Putin Keeps Retreating from War but Cannot Accept Peace

Publication: Eurasia Daily Monitor Volume: 11 Issue: 118

Credit: Stripes.com

The big picture of the Ukrainian conflict has changed significantly during the last week as this troubled state confirmed its hard-made European choice. The hundreds of rebels fighting in the trenches around Slavyansk and the hundreds of thousands of civilians, who are trying to make sense out of the violent disorder in the Donetsk and Luhansk regions, are probably unaware of this change and may not know that the non-existent ceasefire is extended to Monday evening. Nevertheless, the signing of the association agreement with the EU was a major breakthrough in the efforts to pull Ukraine from the quagmire of state failure and give it a meaningful future (Polit.ru, June 28). President Petro Poroshenko had an emotional moment in Brussels making a promise to join the EU when Ukraine is ready, but he keeps a cool head trying to sustain pressure on the separatists and win hearts and minds in Eastern Ukraine (Moskovsky Komsomolets, June 28).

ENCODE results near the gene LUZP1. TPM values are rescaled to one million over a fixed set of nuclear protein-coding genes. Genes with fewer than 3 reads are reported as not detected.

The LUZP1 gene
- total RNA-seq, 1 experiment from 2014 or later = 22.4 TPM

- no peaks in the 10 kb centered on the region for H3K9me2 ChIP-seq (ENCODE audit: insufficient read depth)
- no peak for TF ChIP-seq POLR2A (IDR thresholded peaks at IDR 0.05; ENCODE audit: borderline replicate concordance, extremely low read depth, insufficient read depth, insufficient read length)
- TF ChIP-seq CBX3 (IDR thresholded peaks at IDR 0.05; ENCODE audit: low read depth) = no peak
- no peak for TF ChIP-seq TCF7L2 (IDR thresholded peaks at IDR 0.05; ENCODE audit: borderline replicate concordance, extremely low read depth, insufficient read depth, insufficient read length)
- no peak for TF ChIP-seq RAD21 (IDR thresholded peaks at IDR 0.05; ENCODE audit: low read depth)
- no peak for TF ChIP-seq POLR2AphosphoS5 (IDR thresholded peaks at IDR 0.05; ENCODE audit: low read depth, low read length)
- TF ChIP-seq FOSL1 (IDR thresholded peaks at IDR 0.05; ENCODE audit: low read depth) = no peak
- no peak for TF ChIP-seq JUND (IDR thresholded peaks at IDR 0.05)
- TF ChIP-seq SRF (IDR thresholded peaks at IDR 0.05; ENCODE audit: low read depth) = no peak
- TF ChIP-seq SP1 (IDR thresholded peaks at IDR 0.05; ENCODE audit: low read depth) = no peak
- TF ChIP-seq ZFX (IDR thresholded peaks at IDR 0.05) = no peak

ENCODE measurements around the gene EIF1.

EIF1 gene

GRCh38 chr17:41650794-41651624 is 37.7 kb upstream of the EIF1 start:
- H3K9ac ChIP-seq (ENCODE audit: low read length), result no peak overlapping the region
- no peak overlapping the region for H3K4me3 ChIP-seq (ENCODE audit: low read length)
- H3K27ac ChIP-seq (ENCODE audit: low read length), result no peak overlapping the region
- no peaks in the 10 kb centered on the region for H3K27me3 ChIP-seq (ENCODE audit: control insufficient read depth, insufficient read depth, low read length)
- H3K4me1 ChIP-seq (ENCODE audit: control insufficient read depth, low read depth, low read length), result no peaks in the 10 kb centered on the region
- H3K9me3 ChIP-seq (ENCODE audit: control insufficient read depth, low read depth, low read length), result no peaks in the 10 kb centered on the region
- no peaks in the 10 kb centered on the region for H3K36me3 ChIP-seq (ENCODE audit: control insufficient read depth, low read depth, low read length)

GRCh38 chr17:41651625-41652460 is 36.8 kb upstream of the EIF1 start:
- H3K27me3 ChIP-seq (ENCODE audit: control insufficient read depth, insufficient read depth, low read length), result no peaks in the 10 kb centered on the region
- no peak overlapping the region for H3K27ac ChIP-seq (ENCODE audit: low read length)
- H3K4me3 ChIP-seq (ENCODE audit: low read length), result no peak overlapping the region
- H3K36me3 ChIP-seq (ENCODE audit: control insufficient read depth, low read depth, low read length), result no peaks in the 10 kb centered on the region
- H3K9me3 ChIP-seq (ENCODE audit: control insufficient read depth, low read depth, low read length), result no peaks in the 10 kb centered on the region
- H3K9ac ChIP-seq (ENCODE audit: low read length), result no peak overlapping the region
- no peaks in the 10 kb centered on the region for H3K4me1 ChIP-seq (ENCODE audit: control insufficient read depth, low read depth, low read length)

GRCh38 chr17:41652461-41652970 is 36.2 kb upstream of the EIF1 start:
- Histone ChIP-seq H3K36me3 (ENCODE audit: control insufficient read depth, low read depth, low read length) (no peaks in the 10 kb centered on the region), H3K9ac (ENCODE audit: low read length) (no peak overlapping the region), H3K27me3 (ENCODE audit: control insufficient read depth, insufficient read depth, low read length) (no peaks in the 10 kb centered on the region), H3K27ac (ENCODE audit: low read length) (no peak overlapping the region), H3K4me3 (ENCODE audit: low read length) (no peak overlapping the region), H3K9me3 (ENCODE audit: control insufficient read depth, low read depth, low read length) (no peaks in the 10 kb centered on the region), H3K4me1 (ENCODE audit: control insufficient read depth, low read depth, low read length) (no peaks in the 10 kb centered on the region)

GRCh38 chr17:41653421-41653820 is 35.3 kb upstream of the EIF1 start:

Every step forward in isolating the epicenters of civil war in the two easternmost regions becomes possible because of the curtailment of Russia’s support for the separatist cause—and this retreat is ambivalent and reluctant. President Vladimir Putin’s first reaction to Poroshenko’s peace plan was to reject it as an “ultimatum” and to announce new military exercises in the Central Military District (Nezavisimaya Gazeta, June 24). In a couple of days, however, he changed his mind and gave the plan a lukewarm approval while ordering the military to shift activities toward the Urals (RIA-Novosti, June 27). His request to the Federation Council to withdraw the resolution granting him the right to move troops into Ukraine was hardly anything more than a symbolic gesture (Slon.ru, June 26). Thus symbolism was continued in the traditional speech to the graduates of military academies, where Putin did not mention Ukraine or NATO at all and stayed clear from the theme of “color revolutions” that are officially defined as a new form of warfare (Prezident Rossii, June 26).